Aboriginal Grain Farmers? - Well Maybe Not

Aboriginal Grain Farmers? - Well Maybe Not

 

After reading Mr Pascoe’s Dark Emu, we were ready to believe that pre-colonial, Aboriginal grain agriculture did exist. Mr Pascoe’s wonderful writing transported us to a great inland ‘Aboriginal Grain Belt’, complete with advanced agricultural practices, and the knowledge that “Aboriginal people did sow, irrigate and till the land…..to produce vast planted estates of cereals” ..…or so we were lead to believe.

Taking a leaf out of Mr Pascoe’s own book, we too decided to undertake some “vigorous inquiry and generous doubt” and check one of the many scholarly references he has cited in Dark Emu. Unfortunately, the peer-reviewed reference we chose to investigate comes to completely the opposite view that Mr Pascoe is arguing in Dark Emu! In the following critique, we invite the reader to use some of Mr Pascoe’s “vigorous inquiry and generous doubt” to make up their own mind.

One of the important sources that Mr Pascoe cites for information on Aboriginal grain agriculture, is the researcher Harry Allen, who has three separate works cited in Dark Emu including, “The Bagundji of the Darling Basin: Cereal Gatherers in an Uncertain Environment” (1974). From the same, beloved explorers' accounts* that Mr Pascoe used for evidence in Dark Emu, as well as other historical records, Harry Allen was able to build up a model of Bagundji subsistence activities, but came to completely the opposite conclusion to Mr Pascoe with regard to the possible presence of pre-colonial Aboriginal agriculture. Harry Allen summarises his peer-reviewed findings in the abstract summary as follows:

“The Bagundji economy was primarily riverine in character based on the collection of aquatic foods and wild cereals. Seasonal variations in their subsistence activities can be related to seasonal variations in the productivity of their habitat. Despite a long period of association with wild cereals, the Bagundji remained hunters and gatherers and apparently made no attempt to cultivate these cereals. Possible reasons for this are examined. No simple explanation can be put forward to explain either the specific problem of the absence of agriculture from the Darling River Basin or the general problem of the absence of agriculture from Aboriginal Australia as a whole."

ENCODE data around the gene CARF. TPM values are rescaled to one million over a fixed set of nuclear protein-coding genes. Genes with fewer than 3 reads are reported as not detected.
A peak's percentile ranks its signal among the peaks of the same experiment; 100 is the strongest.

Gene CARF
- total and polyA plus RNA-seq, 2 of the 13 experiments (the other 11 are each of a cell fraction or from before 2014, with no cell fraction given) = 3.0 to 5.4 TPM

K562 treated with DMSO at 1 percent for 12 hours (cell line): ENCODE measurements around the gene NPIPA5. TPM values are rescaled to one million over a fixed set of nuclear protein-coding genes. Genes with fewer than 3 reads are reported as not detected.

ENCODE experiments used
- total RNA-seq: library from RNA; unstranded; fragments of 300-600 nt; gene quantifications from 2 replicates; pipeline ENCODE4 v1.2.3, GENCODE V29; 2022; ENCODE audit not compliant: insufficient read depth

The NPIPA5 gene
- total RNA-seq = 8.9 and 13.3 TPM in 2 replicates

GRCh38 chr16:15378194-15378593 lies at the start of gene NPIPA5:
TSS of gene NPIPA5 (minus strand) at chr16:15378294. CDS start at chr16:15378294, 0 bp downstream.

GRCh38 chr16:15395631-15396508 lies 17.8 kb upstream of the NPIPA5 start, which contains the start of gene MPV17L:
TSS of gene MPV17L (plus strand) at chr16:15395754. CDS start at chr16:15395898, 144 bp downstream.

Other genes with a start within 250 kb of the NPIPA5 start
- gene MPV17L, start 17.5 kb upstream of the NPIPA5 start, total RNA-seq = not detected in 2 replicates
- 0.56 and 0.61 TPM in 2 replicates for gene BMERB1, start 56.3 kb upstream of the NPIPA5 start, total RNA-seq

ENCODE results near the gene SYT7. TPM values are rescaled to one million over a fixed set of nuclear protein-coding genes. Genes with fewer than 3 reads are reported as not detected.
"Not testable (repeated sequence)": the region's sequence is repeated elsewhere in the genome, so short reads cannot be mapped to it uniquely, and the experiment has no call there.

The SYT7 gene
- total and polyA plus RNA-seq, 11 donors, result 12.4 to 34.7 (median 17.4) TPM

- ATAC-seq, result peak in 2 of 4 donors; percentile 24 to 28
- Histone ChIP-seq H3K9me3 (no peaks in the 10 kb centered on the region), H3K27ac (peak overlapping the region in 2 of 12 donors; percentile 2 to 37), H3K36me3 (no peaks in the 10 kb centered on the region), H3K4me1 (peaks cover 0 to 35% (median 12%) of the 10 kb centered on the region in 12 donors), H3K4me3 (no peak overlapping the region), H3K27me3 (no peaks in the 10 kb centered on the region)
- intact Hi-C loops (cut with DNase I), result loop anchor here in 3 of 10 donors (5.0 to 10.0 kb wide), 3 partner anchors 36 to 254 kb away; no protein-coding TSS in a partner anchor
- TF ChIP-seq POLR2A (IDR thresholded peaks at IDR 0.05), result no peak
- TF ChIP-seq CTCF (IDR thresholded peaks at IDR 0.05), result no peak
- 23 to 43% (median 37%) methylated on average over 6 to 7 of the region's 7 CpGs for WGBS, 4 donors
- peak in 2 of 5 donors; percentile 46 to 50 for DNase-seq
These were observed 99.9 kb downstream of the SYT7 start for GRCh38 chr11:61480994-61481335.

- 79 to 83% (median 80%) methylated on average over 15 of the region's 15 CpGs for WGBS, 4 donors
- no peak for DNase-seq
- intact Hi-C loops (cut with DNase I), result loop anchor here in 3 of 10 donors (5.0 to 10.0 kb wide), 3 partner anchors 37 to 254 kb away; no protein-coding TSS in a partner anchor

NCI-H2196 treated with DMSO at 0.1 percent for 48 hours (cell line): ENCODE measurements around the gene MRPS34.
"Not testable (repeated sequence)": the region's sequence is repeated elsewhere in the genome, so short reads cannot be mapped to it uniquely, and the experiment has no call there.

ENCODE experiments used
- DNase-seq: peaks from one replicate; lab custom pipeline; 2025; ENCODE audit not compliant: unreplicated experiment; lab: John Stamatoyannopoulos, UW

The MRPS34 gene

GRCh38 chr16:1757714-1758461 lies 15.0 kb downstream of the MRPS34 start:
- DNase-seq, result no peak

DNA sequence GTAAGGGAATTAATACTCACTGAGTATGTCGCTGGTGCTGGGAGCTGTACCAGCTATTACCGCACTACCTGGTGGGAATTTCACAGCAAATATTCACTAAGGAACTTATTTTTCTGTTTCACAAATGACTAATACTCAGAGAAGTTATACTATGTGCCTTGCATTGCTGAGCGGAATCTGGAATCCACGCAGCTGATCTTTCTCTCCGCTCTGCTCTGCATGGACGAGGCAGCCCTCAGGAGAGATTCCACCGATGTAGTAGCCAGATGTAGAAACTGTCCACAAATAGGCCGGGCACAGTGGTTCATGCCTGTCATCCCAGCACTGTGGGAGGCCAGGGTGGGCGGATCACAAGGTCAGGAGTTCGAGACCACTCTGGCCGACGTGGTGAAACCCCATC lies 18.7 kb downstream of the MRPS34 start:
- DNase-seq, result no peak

The reference Mr Pascoe cites doesn’t support his argument for Aboriginal grain agriculture at all, quite the contrary in fact. There is no mention of ‘tilling of soils and sowing and harvesting of grain by a sedentary, Aboriginal agricultural population living in houses in towns'. Even though Harry Allen acknowledges that the Bagundji had “fishing nets and traps”, “stone pens and wickerwork weirs used for fishing”, “nets up to 90m long and 18m deep for catching ducks”, “stacks of seed-grasses in hayricks or haycocks, which extended for miles”, and carried out practices such as, ‘spreading out seed-grasses on the sloping bank of the creek to dry’; ‘threshing seed-grasses with stones and storing seeds in skins and wooden vessels’, Harry Allen agrees that this was still all within the scope of the definition of a hunter-gatherer society. An analogy would be that if a modern Australian farmer goes with his family to pick blackberries, shoot rabbits or fish in the river, that doesn’t make them members of a hunter-gatherer society.

It appears that Mr Pascoe is adopting a Eurocentric bias when he claims that the simple use by the explorers in their journals of the European terms, ‘hay ricks’, ‘threshing’, ‘fish-weirs’ , ‘haycocks’, ‘seed-stores’, etc., elevates these Aboriginal gathering practices to the level of a ‘sophisticated Aboriginal agriculture’.

Let the reader decide – Download the unabridged, original, peer-reveiwed paper by Harry Allen (with the Abstract right at the end of the paper after the references) : here

* Explorers accounts by Mitchell, Sturt, Krefft, Beveridge, Curr, Matthews, Eyre, Howitt, et al.


 Images of the daily life of ‘hunter-gathers’. Copyright State Library of Victoria, Museum NSW, et al.

We loved Bruce Pascoe’s “Dark Emu” story - until we had doubts that maybe it was mostly just that - a “story”.

We loved Bruce Pascoe’s “Dark Emu” story - until we had doubts that maybe it was mostly just that - a “story”.

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